Last week, India helped the world get one step closer to an international climate pact when it ratified the Paris Climate Accord. Much of India’s strategy to reduce fossil fuels relies on a transition to renewable energy, namely solar. In fact, with solar prices worldwide plummeting, many countries are placing bets on solar.
Most analysis conducted to date suggests that among various competing solar technologies the economics are best for utility-scale photovoltaic (PV) projects. But grid scale PV can only serve households actually connected to the grid. Millions of people in developing and emerging economies live without electricity, either because the grid has not reached them or because they remain too poor to pay.
Rooftop solar and solar micro-grids seem appealing as a clean solution to a crippling energy access problem that condemns these countries to low growth. Micro-grids—where a handful of homes are centrally wired to a field of solar panels—are becoming especially popular because, unlike rooftop solar, the high upfront installation costs can be spread throughout a village, making them cheaper. Often fully or partially funded by non-profits and social venture capital, solar micro-grids are popping up in villages from Africa to Bangladesh, where households are able to flick on a switch for light for the first time.
So are solar micro-grids a sustainable solution to lighting up the developing and emerging world? Unfortunately, a recent study I conducted with my colleagues in the state of Bihar, one of the poorest regions in India, suggests they may have a tough time. A mix of inefficient policy, conflicting incentives and unreliable operations can ultimately lead to a product that consumers do not want.
The first challenge is low take-up. In our study, only 20% of potential micro-grid customers signed up, even with existing capital subsidies augmented with subsidies that cut monthly usage fees in half. There are various reasons this may have happened. One reason involved the low-power nature of the micro-grid. While we might think households would (and should) be willing to pay for small amounts of electricity to be able to switch on a light at night, this was not the case. Households wanted enough electricity to power a fan or even a television. If they couldn’t get that, they were willing to do without. A separate study found a similar phenomenon in Kenya and Tanzania. As with any other product, getting people to pay requires giving them what they want – even if this means serving fewer people with the same number of solar panels.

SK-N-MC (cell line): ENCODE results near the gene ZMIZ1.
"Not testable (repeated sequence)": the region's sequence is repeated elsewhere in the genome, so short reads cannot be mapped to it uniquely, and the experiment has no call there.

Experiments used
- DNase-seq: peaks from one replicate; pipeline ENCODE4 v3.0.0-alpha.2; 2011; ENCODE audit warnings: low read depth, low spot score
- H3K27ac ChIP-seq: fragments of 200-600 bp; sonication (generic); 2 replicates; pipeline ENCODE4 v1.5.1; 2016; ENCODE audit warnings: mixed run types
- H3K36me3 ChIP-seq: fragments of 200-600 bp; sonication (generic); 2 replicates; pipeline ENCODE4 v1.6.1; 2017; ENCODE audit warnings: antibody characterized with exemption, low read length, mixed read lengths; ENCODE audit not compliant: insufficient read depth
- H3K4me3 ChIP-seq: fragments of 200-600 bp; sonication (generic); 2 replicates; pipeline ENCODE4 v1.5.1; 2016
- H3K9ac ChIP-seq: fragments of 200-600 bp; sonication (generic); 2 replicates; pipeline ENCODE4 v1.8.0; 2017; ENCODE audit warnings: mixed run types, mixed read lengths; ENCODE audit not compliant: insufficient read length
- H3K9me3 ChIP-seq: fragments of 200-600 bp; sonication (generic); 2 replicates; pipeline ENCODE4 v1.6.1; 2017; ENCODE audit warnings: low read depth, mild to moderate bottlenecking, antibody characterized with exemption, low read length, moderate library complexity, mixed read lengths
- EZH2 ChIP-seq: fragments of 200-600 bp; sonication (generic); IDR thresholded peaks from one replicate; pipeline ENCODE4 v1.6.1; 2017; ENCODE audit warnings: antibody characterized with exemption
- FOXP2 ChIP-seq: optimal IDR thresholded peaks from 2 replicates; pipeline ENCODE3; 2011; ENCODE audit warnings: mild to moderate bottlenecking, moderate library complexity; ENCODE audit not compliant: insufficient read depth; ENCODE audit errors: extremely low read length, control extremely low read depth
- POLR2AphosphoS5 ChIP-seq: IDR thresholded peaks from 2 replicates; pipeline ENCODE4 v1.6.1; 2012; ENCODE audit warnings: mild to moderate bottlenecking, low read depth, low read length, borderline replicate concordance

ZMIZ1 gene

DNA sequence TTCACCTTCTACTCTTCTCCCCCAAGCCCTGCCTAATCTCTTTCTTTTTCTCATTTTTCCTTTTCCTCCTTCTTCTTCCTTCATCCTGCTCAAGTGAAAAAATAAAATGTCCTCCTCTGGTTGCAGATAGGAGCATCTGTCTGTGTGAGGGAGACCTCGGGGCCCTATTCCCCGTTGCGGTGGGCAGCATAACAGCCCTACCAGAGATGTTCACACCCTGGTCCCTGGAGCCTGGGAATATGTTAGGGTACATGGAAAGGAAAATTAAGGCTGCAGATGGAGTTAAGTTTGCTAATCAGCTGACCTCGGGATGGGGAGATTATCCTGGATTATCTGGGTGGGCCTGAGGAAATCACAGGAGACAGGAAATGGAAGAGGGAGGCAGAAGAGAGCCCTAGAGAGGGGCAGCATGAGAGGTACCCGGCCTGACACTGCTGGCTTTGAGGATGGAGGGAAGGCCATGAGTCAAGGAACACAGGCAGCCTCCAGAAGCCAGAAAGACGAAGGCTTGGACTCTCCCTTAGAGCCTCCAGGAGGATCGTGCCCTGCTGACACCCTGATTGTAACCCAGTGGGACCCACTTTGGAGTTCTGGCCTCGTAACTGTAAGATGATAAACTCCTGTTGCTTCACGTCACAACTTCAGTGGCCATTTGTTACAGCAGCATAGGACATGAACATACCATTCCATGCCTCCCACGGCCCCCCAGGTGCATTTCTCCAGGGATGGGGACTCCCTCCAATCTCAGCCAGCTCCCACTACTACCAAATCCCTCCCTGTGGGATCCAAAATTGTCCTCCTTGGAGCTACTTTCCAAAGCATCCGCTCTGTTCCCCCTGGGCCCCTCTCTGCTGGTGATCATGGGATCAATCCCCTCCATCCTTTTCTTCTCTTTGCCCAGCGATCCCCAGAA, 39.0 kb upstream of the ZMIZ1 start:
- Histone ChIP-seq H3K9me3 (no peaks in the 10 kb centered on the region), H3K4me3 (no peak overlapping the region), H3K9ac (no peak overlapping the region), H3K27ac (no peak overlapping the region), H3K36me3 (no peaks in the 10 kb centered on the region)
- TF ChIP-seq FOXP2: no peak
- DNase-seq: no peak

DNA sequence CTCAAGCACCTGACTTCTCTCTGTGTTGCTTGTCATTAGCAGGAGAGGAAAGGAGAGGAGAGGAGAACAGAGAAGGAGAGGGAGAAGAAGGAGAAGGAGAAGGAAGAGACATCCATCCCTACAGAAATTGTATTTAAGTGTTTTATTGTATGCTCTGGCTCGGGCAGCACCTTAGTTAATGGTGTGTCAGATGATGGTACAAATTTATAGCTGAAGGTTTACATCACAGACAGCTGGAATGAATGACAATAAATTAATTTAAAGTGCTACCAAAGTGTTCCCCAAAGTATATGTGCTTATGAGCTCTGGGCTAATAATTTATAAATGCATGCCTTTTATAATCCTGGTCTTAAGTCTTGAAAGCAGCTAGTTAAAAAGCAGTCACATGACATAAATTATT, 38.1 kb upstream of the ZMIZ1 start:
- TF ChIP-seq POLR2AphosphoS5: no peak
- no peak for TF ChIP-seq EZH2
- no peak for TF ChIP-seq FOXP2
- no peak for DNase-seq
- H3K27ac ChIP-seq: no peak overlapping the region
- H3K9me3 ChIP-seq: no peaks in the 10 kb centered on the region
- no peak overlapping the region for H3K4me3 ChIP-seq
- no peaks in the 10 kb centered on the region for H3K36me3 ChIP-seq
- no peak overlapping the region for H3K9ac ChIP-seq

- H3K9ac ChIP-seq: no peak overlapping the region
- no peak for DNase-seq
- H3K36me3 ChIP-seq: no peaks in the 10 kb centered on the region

Even where micro-grids have takers, solar is not the only game in town. In our study, solar micro-grids faced competition from generators burning a mix of diesel and kerosene. This source of electricity can be more flexible than solar, doesn’t require storage and is often cheaper. In India, a specific problem occurred because of a government subsidy program. The government provides an allotment of highly-subsidized
kerosene to households meant for lamps. But not satisfied with the inferior lamps, households are trading in their kerosene to the operators of small generator plants. The kerosene is used to power the plants, and in return the households receive cheaper electricity. So, this policy essentially subsidizes a dirty fuel burned in a high-pollution small generator, while simultaneously making it very hard for solar micro-grids to compete.